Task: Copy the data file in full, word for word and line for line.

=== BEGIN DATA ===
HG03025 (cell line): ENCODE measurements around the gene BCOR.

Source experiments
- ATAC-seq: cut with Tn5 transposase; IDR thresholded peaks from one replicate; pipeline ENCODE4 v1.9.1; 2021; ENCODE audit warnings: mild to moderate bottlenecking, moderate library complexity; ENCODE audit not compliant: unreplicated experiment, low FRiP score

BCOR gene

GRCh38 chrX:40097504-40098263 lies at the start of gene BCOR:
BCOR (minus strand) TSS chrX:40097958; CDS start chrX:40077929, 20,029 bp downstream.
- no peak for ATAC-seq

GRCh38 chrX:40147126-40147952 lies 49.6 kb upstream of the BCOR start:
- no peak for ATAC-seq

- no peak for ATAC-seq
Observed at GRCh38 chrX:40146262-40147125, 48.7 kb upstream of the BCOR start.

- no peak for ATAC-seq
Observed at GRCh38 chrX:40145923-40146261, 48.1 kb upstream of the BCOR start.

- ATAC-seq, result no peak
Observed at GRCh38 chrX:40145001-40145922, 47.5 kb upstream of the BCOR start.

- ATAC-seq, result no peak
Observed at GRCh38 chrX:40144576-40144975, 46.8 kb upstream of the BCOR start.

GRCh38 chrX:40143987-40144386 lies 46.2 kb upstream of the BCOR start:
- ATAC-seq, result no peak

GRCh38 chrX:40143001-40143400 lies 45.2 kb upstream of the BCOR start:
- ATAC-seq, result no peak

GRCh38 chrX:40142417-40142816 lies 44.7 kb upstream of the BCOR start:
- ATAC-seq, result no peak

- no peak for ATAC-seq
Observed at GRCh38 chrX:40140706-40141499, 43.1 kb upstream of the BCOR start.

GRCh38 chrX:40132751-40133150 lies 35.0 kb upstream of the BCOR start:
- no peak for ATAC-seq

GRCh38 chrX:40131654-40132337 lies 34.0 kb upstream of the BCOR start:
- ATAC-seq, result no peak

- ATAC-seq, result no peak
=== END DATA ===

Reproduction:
HG03025 (cell line): ENCODE measurements around the gene BCOR.

Source experiments
- ATAC-seq: cut with Tn5 transposase; IDR thresholded peaks from one replicate; pipeline ENCODE4 v1.9.1; 2021; ENCODE audit warnings: mild to moderate bottlenecking, moderate library complexity; ENCODE audit not compliant: unreplicated experiment, low FRiP score

BCOR gene

GRCh38 chrX:40097504-40098263 lies at the start of gene BCOR:
BCOR (minus strand) TSS chrX:40097958; CDS start chrX:40077929, 20,029 bp downstream.
- no peak for ATAC-seq

GRCh38 chrX:40147126-40147952 lies 49.6 kb upstream of the BCOR start:
- no peak for ATAC-seq

- no peak for ATAC-seq
Observed at GRCh38 chrX:40146262-40147125, 48.7 kb upstream of the BCOR start.

- no peak for ATAC-seq
Observed at GRCh38 chrX:40145923-40146261, 48.1 kb upstream of the BCOR start.

- ATAC-seq, result no peak
Observed at GRCh38 chrX:40145001-40145922, 47.5 kb upstream of the BCOR start.

- ATAC-seq, result no peak
Observed at GRCh38 chrX:40144576-40144975, 46.8 kb upstream of the BCOR start.

GRCh38 chrX:40143987-40144386 lies 46.2 kb upstream of the BCOR start:
- ATAC-seq, result no peak

GRCh38 chrX:40143001-40143400 lies 45.2 kb upstream of the BCOR start:
- ATAC-seq, result no peak

GRCh38 chrX:40142417-40142816 lies 44.7 kb upstream of the BCOR start:
- ATAC-seq, result no peak

- no peak for ATAC-seq
Observed at GRCh38 chrX:40140706-40141499, 43.1 kb upstream of the BCOR start.

GRCh38 chrX:40132751-40133150 lies 35.0 kb upstream of the BCOR start:
- no peak for ATAC-seq

GRCh38 chrX:40131654-40132337 lies 34.0 kb upstream of the BCOR start:
- ATAC-seq, result no peak

- ATAC-seq, result no peak